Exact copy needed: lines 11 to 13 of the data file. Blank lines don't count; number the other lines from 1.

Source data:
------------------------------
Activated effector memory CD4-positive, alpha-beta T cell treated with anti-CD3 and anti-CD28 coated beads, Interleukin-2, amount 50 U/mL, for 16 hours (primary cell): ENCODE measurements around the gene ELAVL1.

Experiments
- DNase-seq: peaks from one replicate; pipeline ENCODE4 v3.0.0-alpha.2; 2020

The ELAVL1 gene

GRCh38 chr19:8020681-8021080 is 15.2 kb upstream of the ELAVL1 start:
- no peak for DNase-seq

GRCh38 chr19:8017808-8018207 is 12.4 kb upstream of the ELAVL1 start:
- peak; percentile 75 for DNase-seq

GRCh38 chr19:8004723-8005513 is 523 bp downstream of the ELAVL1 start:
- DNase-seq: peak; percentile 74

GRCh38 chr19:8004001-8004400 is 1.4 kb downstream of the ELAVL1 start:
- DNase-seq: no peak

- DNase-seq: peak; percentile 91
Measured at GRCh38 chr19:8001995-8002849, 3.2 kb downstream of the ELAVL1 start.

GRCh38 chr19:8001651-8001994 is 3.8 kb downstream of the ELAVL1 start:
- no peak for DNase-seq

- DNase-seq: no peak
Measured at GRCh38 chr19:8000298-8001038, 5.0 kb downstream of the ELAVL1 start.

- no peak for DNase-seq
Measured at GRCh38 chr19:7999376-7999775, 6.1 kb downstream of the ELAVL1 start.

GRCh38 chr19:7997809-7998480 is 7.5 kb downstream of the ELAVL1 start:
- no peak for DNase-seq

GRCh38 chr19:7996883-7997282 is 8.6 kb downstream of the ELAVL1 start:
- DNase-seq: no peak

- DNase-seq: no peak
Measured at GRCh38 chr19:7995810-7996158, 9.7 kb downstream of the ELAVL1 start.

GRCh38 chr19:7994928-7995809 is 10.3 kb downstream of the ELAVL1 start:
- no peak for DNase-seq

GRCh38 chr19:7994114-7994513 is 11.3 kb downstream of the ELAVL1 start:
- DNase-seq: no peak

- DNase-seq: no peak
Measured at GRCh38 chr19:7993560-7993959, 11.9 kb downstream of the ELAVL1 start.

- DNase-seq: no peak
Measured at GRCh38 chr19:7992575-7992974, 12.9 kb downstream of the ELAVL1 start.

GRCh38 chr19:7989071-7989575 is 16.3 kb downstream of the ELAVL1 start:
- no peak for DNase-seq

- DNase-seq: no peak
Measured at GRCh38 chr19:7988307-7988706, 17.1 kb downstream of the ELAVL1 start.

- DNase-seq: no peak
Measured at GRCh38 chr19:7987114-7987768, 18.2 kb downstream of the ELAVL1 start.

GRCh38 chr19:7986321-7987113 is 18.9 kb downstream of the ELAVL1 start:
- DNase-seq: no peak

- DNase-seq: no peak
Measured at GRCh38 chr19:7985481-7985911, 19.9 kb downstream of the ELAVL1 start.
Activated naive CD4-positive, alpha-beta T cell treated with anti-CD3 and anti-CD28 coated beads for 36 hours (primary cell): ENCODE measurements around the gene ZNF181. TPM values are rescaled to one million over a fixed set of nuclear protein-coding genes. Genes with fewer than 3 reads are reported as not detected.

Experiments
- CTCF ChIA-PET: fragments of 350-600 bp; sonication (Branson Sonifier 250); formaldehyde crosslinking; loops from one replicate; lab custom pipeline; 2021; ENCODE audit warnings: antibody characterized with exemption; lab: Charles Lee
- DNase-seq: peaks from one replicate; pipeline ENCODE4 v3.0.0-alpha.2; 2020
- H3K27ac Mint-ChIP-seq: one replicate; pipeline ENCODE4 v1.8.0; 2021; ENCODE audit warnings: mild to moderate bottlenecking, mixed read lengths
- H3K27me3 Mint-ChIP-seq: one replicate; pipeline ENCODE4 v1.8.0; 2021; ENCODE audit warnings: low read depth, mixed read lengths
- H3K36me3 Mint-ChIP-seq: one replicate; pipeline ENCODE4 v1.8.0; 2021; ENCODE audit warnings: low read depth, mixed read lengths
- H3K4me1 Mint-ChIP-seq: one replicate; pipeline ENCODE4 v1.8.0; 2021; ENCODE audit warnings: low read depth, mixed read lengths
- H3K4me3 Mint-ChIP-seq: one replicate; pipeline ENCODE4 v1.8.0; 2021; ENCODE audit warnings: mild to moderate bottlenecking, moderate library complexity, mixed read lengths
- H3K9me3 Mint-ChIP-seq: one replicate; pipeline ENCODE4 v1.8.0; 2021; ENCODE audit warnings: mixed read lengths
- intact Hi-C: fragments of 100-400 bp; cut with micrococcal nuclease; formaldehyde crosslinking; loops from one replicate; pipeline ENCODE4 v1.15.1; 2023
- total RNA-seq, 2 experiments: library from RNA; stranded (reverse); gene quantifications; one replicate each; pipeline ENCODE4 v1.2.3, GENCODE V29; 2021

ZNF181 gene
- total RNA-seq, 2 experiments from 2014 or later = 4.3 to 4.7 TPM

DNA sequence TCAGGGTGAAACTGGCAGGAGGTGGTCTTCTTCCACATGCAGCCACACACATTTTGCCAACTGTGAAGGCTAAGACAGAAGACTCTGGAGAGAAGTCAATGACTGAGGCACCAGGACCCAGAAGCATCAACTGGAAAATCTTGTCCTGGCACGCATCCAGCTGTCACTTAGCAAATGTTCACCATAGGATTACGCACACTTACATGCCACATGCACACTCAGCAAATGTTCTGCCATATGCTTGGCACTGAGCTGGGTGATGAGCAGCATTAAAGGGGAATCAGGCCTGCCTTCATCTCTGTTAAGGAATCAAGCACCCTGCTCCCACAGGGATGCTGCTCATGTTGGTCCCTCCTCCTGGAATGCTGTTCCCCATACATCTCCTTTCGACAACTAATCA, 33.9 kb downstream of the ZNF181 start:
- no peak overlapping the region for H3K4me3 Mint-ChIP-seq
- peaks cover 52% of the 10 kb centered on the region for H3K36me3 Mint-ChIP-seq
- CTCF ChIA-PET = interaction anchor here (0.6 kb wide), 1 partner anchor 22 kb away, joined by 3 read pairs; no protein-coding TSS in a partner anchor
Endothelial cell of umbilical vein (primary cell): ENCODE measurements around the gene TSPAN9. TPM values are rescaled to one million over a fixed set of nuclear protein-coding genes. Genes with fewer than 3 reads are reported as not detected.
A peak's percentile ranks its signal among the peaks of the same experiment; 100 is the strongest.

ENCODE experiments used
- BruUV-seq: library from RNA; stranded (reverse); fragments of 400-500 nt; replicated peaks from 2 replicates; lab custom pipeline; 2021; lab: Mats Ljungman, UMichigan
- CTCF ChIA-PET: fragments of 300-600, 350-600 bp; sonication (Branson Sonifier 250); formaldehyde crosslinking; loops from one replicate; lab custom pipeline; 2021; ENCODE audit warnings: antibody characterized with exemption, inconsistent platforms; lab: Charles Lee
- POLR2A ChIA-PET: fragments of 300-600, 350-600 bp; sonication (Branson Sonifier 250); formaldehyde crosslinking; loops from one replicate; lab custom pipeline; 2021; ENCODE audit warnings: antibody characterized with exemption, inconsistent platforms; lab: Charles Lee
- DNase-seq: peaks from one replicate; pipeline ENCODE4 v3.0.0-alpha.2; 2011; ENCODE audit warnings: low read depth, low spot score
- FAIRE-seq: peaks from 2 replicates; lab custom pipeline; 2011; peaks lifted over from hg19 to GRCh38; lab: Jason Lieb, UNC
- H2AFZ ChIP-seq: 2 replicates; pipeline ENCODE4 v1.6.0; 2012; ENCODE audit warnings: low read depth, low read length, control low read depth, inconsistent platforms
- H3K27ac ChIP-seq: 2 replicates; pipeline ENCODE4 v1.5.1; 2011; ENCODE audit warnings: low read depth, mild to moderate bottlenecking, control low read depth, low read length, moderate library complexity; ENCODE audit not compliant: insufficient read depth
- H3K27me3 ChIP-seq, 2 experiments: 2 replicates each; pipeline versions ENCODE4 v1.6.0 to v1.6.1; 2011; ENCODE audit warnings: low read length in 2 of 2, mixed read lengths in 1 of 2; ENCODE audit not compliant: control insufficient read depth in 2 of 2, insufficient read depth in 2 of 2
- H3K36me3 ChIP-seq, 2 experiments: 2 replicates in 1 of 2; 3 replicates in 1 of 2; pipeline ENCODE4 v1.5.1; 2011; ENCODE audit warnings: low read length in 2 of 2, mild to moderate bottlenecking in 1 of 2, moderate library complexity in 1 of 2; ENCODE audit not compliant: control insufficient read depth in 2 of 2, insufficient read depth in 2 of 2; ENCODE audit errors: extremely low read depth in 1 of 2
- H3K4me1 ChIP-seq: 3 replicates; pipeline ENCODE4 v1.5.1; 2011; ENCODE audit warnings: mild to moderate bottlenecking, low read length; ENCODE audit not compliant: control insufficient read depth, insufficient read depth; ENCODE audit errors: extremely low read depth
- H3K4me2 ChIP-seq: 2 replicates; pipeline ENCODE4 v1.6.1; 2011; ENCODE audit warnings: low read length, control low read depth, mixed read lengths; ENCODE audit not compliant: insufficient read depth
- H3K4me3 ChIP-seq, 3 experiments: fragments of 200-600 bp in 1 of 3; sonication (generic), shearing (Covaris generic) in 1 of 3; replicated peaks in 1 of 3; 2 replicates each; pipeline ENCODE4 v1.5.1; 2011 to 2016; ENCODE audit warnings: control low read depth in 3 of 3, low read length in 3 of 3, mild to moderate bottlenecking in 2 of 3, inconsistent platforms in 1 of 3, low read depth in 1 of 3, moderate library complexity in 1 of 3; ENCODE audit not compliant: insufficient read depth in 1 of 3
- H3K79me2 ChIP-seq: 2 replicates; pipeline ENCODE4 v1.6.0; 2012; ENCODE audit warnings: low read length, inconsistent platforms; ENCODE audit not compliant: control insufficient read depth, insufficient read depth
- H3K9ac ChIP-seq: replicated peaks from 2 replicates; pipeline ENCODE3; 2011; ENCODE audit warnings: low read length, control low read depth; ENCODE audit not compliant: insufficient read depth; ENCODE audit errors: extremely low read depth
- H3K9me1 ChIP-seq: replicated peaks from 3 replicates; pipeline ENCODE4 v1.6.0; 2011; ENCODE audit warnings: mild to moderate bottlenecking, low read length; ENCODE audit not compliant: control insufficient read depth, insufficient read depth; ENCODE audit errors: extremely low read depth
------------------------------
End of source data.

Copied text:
GRCh38 chr19:8004001-8004400 is 1.4 kb downstream of the ELAVL1 start:
- DNase-seq: no peak

- DNase-seq: peak; percentile 91